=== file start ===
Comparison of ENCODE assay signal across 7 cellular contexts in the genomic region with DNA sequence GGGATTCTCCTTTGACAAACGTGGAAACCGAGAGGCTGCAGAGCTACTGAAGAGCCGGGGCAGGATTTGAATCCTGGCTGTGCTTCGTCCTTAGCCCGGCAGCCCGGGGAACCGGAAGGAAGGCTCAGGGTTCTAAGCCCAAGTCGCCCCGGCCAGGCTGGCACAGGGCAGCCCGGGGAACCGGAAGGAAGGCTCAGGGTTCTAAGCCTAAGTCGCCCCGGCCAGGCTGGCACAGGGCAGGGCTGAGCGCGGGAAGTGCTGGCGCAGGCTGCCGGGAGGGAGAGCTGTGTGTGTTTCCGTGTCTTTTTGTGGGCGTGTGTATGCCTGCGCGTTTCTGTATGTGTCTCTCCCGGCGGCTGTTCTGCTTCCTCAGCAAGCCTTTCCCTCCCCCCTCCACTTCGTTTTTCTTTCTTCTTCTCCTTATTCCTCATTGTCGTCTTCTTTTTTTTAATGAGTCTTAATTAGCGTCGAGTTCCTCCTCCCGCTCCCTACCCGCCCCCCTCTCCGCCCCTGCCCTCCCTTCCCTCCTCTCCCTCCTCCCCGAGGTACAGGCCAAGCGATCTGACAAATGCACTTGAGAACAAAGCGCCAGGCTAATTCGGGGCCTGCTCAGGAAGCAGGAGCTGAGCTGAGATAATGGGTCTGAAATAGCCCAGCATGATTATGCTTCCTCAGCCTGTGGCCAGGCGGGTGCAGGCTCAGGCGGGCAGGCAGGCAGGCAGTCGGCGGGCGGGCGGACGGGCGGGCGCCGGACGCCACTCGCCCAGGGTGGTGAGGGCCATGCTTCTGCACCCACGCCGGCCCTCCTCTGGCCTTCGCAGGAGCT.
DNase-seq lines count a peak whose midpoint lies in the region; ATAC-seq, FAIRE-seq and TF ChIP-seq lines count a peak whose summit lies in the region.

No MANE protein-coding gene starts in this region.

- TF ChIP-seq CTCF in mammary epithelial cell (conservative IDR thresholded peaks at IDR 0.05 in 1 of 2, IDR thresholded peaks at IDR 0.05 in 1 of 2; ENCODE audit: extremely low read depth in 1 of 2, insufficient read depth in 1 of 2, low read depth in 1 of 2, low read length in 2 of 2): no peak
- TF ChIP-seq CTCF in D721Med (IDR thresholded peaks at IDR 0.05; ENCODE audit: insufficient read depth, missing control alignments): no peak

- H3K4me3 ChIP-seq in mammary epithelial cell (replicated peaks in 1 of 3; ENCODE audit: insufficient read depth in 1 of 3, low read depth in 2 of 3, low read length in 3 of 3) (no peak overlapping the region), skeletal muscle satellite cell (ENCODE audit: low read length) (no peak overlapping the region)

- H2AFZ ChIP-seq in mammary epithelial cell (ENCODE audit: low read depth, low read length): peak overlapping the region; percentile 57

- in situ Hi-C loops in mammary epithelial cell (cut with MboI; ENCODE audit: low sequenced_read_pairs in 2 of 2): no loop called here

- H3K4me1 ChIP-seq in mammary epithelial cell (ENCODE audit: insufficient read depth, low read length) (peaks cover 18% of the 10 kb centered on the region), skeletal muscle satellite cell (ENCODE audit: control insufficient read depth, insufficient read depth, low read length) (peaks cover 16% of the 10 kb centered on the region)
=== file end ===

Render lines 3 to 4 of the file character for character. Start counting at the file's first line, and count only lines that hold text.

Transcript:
No MANE protein-coding gene starts in this region.

- TF ChIP-seq CTCF in mammary epithelial cell (conservative IDR thresholded peaks at IDR 0.05 in 1 of 2, IDR thresholded peaks at IDR 0.05 in 1 of 2; ENCODE audit: extremely low read depth in 1 of 2, insufficient read depth in 1 of 2, low read depth in 1 of 2, low read length in 2 of 2): no peak